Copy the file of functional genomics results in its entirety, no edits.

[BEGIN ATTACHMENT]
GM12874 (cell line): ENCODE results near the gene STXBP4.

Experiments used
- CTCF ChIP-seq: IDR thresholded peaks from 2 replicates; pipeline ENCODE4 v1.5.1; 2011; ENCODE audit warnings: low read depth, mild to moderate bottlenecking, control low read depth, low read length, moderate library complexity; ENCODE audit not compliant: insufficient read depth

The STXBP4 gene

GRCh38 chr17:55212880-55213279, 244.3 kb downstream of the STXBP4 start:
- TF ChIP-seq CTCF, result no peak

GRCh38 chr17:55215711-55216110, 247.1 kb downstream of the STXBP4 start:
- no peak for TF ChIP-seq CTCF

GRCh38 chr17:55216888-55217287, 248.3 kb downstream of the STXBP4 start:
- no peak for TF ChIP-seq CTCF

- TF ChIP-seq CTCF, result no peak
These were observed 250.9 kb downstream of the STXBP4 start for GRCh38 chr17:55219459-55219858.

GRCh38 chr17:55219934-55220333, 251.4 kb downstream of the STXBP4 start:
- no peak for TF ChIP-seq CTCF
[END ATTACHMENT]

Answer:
GM12874 (cell line): ENCODE results near the gene STXBP4.

Experiments used
- CTCF ChIP-seq: IDR thresholded peaks from 2 replicates; pipeline ENCODE4 v1.5.1; 2011; ENCODE audit warnings: low read depth, mild to moderate bottlenecking, control low read depth, low read length, moderate library complexity; ENCODE audit not compliant: insufficient read depth

The STXBP4 gene

GRCh38 chr17:55212880-55213279, 244.3 kb downstream of the STXBP4 start:
- TF ChIP-seq CTCF, result no peak

GRCh38 chr17:55215711-55216110, 247.1 kb downstream of the STXBP4 start:
- no peak for TF ChIP-seq CTCF

GRCh38 chr17:55216888-55217287, 248.3 kb downstream of the STXBP4 start:
- no peak for TF ChIP-seq CTCF

- TF ChIP-seq CTCF, result no peak
These were observed 250.9 kb downstream of the STXBP4 start for GRCh38 chr17:55219459-55219858.

GRCh38 chr17:55219934-55220333, 251.4 kb downstream of the STXBP4 start:
- no peak for TF ChIP-seq CTCF